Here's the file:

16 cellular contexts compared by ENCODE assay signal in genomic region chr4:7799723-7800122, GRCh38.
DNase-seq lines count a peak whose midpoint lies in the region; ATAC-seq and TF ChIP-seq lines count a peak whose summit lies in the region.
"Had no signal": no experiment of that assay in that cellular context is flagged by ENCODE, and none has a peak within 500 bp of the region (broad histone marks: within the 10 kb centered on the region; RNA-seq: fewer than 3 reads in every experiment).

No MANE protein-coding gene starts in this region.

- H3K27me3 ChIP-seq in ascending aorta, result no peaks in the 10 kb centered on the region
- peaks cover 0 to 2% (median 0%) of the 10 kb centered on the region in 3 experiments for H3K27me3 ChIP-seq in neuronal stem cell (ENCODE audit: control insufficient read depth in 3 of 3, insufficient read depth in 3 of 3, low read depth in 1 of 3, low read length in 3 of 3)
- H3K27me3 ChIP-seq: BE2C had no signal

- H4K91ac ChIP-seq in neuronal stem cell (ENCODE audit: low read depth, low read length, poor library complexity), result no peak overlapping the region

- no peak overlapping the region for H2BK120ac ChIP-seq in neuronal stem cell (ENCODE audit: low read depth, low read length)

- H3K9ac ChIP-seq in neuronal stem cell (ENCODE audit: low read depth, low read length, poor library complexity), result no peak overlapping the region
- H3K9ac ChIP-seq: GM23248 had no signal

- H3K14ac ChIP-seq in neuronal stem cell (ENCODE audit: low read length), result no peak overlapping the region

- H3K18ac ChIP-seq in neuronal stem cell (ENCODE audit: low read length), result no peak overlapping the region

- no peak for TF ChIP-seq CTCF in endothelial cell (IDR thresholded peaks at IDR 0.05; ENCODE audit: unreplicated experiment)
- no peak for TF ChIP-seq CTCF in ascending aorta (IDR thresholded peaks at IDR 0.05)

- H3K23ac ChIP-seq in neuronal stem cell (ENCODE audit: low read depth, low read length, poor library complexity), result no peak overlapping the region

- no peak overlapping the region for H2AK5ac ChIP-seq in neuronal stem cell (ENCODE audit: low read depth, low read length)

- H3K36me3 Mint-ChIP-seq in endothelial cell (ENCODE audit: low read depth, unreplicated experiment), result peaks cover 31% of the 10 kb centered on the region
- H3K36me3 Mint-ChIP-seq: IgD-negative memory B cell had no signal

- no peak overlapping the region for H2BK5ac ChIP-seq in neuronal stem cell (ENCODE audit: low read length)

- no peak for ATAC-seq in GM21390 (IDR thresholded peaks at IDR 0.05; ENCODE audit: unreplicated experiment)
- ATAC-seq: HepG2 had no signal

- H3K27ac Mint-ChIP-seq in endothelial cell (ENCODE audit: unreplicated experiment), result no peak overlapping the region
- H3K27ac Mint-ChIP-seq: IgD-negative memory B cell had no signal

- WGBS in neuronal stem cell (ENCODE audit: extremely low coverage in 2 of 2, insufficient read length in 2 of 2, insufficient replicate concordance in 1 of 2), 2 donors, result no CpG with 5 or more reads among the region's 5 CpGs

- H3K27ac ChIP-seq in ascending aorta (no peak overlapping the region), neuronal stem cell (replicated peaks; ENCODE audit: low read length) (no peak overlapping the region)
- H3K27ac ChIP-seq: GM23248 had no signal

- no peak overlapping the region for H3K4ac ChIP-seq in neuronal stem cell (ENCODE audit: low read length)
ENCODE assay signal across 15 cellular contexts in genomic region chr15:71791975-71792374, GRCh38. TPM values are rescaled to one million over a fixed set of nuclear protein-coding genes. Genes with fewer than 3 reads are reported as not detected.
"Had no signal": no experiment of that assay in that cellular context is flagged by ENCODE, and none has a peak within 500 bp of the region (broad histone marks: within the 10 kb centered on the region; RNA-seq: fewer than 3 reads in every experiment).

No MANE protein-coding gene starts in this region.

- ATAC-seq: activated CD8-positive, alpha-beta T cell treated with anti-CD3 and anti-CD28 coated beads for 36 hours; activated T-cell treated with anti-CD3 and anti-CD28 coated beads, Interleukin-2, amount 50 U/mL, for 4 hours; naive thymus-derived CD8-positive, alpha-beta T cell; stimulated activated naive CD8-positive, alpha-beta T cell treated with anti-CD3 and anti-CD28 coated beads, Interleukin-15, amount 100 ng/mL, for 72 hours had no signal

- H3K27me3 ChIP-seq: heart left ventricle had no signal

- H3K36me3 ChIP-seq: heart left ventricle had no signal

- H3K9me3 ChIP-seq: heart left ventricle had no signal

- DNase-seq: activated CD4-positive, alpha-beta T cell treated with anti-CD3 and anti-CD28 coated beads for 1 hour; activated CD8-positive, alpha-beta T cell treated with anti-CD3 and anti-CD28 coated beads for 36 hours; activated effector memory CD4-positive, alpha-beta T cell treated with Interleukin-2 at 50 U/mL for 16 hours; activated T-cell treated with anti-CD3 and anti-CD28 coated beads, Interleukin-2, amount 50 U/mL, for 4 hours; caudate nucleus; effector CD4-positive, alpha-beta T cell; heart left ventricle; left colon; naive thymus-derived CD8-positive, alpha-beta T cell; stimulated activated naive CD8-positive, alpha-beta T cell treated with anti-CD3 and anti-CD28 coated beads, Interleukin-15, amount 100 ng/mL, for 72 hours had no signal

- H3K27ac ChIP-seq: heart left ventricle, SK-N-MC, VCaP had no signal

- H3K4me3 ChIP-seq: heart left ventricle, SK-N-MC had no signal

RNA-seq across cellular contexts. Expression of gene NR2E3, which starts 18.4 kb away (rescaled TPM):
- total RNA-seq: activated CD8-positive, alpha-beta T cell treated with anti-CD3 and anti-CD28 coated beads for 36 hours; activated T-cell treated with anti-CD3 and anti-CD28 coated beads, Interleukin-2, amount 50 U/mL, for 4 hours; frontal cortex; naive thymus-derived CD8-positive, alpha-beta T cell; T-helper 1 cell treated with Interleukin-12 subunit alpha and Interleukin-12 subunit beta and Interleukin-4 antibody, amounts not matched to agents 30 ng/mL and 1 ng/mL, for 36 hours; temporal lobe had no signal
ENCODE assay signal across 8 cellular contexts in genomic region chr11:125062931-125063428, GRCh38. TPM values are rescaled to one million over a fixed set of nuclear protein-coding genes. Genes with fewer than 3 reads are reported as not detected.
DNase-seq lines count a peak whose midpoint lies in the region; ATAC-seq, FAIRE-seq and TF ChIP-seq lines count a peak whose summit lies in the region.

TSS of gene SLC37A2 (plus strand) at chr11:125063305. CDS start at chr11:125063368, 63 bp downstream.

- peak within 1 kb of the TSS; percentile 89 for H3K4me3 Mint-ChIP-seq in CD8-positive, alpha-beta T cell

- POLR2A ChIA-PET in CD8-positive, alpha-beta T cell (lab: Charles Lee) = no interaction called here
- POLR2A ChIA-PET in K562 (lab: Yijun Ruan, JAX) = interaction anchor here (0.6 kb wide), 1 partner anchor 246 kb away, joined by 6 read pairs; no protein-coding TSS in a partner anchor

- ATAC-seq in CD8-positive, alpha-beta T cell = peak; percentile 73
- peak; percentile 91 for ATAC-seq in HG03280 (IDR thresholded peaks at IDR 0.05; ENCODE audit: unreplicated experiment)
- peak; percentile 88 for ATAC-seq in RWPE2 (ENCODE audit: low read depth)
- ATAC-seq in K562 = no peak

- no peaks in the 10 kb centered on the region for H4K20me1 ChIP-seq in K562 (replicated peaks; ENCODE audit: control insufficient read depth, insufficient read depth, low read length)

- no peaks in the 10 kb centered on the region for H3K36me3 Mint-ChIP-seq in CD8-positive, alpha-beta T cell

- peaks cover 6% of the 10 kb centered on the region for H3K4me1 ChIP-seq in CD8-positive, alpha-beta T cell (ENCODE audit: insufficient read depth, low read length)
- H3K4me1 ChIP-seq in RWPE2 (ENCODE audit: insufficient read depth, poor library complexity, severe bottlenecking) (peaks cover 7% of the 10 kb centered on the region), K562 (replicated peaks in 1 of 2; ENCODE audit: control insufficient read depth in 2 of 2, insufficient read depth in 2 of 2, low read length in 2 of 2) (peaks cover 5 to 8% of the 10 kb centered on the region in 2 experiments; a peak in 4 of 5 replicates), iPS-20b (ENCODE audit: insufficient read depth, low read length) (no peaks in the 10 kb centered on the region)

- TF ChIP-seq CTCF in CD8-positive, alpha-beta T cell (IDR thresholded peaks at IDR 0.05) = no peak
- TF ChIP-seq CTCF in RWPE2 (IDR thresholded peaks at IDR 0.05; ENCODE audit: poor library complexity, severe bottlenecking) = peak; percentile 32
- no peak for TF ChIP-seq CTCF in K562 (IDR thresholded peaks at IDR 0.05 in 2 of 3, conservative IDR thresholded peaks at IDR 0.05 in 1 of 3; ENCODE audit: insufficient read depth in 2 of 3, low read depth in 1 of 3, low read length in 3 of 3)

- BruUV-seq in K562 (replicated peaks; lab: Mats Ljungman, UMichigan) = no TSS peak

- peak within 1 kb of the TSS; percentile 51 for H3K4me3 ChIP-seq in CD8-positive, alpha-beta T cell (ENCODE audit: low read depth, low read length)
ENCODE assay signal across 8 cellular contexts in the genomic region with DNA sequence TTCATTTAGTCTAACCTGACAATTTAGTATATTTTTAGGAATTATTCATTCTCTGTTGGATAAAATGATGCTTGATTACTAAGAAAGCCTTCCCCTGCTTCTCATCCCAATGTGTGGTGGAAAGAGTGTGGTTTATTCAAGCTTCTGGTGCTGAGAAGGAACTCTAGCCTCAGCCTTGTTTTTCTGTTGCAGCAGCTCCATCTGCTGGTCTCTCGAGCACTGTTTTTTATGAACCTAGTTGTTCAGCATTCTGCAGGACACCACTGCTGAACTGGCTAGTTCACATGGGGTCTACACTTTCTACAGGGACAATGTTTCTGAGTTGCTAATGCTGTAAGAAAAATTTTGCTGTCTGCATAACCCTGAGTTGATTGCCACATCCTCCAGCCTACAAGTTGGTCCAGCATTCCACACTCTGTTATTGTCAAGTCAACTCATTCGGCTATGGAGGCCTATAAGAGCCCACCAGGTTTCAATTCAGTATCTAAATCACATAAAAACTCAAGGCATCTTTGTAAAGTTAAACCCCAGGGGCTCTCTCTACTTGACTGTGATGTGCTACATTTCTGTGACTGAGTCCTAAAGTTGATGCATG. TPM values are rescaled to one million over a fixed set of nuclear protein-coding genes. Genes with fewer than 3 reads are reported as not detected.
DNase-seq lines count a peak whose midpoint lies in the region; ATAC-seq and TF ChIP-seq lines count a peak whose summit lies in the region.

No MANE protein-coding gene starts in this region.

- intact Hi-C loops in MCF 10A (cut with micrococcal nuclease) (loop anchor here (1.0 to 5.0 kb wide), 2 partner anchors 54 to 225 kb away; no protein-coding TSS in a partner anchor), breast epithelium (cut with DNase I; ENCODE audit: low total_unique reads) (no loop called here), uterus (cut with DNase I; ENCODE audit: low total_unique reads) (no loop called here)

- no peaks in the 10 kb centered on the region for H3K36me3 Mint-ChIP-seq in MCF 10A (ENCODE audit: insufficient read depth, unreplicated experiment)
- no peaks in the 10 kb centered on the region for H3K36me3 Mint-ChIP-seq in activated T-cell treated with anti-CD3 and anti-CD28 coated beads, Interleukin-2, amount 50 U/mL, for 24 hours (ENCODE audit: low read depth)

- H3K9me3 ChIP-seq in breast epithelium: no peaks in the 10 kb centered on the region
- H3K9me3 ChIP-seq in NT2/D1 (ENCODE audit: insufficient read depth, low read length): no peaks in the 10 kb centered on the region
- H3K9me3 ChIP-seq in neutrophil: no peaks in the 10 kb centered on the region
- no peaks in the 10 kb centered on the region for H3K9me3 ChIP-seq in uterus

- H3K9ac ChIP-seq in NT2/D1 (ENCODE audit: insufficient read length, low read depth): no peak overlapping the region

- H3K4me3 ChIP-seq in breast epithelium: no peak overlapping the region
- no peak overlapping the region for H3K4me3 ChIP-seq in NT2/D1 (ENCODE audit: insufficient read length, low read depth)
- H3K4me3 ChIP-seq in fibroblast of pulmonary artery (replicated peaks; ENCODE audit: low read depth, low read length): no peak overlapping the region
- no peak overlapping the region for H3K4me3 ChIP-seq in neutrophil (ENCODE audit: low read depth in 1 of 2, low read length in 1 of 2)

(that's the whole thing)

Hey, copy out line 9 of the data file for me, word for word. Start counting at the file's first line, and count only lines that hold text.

- no peak overlapping the region for H2BK120ac ChIP-seq in neuronal stem cell (ENCODE audit: low read depth, low read length)